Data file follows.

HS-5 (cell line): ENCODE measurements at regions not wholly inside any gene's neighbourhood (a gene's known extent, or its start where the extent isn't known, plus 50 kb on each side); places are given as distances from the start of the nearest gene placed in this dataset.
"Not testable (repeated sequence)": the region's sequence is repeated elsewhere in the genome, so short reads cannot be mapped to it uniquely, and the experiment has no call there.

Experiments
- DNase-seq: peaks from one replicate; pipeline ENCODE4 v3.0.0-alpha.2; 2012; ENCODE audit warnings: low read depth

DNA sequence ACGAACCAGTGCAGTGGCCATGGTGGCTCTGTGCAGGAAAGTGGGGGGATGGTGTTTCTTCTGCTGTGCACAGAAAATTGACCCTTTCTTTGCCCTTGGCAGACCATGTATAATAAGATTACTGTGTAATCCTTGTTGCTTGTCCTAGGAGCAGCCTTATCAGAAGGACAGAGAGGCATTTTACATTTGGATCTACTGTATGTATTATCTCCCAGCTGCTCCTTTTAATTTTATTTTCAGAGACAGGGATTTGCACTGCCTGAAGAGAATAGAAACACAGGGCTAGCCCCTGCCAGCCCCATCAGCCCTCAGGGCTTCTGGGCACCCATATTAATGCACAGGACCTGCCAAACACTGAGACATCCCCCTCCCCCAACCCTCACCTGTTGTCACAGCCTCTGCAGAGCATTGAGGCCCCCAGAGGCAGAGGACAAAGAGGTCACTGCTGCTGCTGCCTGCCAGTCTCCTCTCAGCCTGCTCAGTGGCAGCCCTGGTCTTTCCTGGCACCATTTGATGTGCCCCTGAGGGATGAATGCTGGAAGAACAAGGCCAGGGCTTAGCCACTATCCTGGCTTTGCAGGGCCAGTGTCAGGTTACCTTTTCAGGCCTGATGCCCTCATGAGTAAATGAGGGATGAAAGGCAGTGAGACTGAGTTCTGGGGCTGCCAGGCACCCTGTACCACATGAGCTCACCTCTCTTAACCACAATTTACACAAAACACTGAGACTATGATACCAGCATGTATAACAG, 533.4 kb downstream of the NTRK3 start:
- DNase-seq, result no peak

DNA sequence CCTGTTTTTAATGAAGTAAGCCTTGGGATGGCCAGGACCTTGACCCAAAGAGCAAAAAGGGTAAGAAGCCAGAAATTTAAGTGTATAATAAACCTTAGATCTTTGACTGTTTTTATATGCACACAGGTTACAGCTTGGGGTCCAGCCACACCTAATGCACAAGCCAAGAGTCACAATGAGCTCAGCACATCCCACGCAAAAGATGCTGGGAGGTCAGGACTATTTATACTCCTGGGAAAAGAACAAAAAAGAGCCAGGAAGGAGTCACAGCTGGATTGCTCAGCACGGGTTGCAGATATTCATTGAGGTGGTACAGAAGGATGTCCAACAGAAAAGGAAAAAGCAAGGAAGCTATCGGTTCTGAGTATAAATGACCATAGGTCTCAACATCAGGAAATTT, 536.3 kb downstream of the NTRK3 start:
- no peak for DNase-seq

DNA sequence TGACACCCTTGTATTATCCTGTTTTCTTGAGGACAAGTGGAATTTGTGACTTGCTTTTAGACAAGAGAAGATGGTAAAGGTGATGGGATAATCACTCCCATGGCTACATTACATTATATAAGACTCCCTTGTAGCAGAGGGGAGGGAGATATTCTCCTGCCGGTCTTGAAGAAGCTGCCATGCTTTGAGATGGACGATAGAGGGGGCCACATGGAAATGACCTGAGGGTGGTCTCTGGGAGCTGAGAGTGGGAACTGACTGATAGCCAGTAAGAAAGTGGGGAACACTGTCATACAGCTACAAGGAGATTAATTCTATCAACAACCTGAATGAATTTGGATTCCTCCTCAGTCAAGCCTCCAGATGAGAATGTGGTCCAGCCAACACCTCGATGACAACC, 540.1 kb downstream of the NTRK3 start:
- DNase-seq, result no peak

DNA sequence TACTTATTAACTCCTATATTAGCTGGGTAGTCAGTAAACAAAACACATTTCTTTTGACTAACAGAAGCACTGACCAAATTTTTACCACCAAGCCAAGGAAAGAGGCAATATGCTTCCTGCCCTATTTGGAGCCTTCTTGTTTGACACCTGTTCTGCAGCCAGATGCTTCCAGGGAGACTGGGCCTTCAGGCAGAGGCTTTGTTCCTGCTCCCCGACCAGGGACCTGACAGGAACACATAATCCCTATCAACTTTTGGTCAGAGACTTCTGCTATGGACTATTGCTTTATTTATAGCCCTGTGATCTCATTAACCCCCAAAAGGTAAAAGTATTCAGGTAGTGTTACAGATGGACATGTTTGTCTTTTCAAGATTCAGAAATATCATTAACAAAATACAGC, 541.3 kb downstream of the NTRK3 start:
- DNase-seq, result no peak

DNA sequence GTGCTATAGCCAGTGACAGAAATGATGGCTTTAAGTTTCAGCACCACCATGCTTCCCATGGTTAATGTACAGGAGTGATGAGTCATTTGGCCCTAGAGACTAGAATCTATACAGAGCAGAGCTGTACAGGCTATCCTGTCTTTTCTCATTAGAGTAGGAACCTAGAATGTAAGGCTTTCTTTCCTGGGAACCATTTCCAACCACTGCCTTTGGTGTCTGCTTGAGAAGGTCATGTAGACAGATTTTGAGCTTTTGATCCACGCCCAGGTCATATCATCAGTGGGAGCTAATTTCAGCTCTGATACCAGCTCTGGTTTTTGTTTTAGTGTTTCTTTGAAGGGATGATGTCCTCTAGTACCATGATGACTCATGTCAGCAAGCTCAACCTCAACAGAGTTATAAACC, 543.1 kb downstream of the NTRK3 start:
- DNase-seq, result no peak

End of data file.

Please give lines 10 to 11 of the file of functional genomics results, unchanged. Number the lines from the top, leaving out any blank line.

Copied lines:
- DNase-seq, result no peak

DNA sequence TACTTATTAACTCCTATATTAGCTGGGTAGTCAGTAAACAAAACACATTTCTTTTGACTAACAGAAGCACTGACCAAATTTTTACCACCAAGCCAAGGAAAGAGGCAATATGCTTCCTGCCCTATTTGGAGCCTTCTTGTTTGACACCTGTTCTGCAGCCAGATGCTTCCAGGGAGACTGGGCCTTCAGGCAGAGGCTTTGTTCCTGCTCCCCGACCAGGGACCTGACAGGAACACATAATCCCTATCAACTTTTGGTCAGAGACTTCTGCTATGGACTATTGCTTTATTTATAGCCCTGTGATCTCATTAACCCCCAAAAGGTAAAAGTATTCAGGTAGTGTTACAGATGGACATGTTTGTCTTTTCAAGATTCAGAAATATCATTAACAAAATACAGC, 541.3 kb downstream of the NTRK3 start: